TeachMeFinance.com - explain mutual holding company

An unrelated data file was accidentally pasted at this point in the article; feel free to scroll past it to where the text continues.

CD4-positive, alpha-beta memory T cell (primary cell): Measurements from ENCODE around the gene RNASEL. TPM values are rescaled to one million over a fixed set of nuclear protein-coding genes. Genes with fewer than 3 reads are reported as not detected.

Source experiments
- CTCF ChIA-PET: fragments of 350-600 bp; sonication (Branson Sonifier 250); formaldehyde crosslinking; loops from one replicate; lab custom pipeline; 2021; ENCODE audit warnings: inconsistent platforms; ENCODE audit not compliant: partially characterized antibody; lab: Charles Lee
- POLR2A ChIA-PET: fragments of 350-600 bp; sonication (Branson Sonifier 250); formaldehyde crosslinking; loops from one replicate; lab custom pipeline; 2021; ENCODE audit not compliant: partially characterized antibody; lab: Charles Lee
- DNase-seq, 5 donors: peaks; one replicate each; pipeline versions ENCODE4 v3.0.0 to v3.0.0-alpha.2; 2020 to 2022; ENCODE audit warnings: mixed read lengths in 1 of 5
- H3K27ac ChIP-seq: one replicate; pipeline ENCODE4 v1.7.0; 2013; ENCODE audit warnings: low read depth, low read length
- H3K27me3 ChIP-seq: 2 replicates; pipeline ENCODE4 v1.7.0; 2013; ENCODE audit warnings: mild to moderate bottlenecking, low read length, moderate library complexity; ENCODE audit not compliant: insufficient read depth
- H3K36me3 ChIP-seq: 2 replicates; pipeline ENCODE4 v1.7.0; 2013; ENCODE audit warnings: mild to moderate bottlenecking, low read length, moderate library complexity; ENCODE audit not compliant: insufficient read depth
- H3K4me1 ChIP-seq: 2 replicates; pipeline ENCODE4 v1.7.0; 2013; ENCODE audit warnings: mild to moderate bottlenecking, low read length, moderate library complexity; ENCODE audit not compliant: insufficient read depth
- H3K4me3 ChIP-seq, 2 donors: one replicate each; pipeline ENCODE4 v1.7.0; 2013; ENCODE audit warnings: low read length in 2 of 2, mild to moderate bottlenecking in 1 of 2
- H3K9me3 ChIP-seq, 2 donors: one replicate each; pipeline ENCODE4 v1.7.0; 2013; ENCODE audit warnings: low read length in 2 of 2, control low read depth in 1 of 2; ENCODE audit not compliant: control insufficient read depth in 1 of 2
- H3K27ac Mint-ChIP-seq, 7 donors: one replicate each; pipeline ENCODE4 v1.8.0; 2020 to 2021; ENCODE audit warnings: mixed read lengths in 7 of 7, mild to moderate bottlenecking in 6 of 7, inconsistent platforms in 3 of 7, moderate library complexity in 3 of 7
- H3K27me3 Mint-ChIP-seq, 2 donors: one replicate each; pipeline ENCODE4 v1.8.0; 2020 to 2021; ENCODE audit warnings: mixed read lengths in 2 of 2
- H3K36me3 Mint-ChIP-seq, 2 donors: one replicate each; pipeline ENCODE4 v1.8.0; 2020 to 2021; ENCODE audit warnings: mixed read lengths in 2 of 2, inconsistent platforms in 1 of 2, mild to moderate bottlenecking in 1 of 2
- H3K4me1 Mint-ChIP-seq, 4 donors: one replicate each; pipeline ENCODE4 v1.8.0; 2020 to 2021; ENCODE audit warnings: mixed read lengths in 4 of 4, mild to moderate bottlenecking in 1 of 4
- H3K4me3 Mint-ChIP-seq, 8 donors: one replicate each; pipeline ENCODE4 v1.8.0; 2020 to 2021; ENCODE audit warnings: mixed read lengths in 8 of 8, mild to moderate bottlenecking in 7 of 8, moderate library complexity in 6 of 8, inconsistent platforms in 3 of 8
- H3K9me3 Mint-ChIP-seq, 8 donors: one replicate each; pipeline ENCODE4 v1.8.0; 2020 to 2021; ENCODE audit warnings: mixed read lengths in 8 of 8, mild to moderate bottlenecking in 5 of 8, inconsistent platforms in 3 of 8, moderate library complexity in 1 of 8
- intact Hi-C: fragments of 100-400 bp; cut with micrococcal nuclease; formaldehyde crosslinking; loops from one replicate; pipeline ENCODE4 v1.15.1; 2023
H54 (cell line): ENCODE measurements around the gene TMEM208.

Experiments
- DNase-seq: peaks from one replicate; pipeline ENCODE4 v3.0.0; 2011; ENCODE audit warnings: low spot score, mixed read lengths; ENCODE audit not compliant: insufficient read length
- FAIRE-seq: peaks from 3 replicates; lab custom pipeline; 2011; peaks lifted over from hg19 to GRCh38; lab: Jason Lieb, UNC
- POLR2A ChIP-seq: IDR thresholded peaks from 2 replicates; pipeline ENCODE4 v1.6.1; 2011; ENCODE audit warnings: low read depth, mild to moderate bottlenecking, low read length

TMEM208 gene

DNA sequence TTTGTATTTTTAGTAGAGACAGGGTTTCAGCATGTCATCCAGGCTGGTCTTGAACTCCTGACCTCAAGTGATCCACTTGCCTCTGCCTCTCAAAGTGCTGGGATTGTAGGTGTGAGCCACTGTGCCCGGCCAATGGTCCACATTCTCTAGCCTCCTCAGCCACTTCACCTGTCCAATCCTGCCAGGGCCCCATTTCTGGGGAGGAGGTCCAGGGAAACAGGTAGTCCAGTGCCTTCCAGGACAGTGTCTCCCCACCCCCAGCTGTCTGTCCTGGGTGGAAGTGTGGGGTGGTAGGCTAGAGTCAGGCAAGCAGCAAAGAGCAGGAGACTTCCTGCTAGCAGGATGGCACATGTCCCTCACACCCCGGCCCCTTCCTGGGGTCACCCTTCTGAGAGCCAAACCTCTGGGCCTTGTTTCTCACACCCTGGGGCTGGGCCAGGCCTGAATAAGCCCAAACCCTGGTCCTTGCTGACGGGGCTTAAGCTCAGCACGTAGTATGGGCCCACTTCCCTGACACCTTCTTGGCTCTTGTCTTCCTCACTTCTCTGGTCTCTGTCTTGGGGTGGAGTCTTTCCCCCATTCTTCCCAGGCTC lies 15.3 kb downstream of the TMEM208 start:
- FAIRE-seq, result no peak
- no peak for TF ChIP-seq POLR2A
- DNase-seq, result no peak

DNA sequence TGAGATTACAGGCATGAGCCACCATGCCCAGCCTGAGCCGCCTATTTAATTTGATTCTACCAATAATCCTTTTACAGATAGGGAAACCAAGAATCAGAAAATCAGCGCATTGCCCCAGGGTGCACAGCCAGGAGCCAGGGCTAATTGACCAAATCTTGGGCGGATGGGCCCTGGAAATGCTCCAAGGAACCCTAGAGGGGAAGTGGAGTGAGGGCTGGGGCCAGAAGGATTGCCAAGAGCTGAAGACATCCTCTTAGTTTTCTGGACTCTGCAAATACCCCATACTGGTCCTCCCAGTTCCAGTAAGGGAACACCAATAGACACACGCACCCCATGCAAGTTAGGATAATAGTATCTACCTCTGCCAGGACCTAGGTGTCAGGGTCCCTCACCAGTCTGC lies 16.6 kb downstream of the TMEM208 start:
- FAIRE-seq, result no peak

mutual holding company -- a corporate structure that combines elements of a mutual savings association, which is structured so that its depositors, and in some cases its borrowers, have the right to elect the board of directors, with elements of a stock savings and loan, which is owned by its shareholders. In a mutual holding company setup, association depositors have the right to elect directors of the mutual holding company, which in turn holds a majority of the voting stock of its subsidiary savings association. The balance of the thrift's stock can be sold to outside investors to raise capital. Mutual holding companies were first authorized by the Competitive Equality Banking Act of 1987 (CEBA). Those provisions were clarified by Congress in the Financial Institutions Reform, Recovery, and Enforcement Act of 1989 (FIRREA).
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